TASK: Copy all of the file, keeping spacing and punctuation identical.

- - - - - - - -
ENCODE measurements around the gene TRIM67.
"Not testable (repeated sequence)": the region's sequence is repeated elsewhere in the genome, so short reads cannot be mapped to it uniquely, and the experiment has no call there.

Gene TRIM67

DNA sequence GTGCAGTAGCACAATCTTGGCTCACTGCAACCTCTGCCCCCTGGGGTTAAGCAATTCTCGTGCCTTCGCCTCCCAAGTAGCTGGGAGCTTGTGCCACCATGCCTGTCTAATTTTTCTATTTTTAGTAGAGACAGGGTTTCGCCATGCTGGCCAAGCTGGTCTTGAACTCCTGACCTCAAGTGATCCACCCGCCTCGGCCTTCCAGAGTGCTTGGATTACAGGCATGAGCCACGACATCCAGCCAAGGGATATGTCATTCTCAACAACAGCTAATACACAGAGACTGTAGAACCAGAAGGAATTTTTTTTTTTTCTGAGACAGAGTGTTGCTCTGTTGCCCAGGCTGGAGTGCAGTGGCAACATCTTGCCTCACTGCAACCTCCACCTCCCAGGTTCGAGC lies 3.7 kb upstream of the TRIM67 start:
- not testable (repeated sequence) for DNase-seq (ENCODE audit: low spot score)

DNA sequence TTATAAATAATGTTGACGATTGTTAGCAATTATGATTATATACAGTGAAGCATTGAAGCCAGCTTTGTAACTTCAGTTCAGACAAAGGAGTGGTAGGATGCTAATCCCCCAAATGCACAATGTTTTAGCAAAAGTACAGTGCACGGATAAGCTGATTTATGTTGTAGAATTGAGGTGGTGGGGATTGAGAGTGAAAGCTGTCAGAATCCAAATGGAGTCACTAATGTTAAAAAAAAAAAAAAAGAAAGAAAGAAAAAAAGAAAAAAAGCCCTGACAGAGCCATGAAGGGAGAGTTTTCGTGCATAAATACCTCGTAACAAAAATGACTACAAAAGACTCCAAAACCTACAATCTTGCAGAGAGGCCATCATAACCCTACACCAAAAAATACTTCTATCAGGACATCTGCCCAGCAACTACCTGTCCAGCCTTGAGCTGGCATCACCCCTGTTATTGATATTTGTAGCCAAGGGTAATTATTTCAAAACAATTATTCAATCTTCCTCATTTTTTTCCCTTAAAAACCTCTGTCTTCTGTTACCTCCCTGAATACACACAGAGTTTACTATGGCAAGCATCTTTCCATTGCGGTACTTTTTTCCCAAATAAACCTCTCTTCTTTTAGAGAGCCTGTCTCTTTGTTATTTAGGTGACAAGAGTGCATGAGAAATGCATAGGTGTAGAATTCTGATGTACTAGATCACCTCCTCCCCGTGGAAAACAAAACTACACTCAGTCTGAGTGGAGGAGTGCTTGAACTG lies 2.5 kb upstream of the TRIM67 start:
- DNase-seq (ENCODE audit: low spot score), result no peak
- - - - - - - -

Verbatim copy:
ENCODE measurements around the gene TRIM67.
"Not testable (repeated sequence)": the region's sequence is repeated elsewhere in the genome, so short reads cannot be mapped to it uniquely, and the experiment has no call there.

Gene TRIM67

DNA sequence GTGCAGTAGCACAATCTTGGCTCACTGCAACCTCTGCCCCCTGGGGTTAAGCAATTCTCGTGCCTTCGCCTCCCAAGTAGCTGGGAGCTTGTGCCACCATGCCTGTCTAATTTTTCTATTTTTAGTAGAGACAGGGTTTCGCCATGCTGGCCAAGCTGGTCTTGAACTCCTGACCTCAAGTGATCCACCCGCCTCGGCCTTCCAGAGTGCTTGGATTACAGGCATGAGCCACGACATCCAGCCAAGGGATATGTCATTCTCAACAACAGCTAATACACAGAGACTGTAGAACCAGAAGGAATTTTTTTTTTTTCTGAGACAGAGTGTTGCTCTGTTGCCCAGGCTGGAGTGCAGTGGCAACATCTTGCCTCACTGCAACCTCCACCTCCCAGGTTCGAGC lies 3.7 kb upstream of the TRIM67 start:
- not testable (repeated sequence) for DNase-seq (ENCODE audit: low spot score)

DNA sequence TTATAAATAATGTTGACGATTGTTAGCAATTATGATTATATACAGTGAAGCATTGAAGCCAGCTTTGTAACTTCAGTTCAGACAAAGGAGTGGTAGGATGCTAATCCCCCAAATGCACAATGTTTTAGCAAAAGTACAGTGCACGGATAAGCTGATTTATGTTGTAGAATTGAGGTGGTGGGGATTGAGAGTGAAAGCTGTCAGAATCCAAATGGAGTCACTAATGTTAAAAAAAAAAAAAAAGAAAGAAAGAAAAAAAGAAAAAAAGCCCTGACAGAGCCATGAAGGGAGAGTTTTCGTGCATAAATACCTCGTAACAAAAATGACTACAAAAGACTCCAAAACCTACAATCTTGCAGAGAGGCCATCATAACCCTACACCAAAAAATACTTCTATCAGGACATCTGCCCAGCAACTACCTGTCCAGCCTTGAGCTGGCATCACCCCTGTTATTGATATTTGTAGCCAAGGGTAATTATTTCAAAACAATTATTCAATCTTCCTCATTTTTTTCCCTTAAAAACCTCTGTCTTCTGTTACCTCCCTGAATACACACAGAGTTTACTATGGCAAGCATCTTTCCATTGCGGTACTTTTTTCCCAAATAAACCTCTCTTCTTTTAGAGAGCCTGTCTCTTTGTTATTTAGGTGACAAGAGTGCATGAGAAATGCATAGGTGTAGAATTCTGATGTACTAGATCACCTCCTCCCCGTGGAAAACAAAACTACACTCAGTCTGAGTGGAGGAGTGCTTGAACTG lies 2.5 kb upstream of the TRIM67 start:
- DNase-seq (ENCODE audit: low spot score), result no peak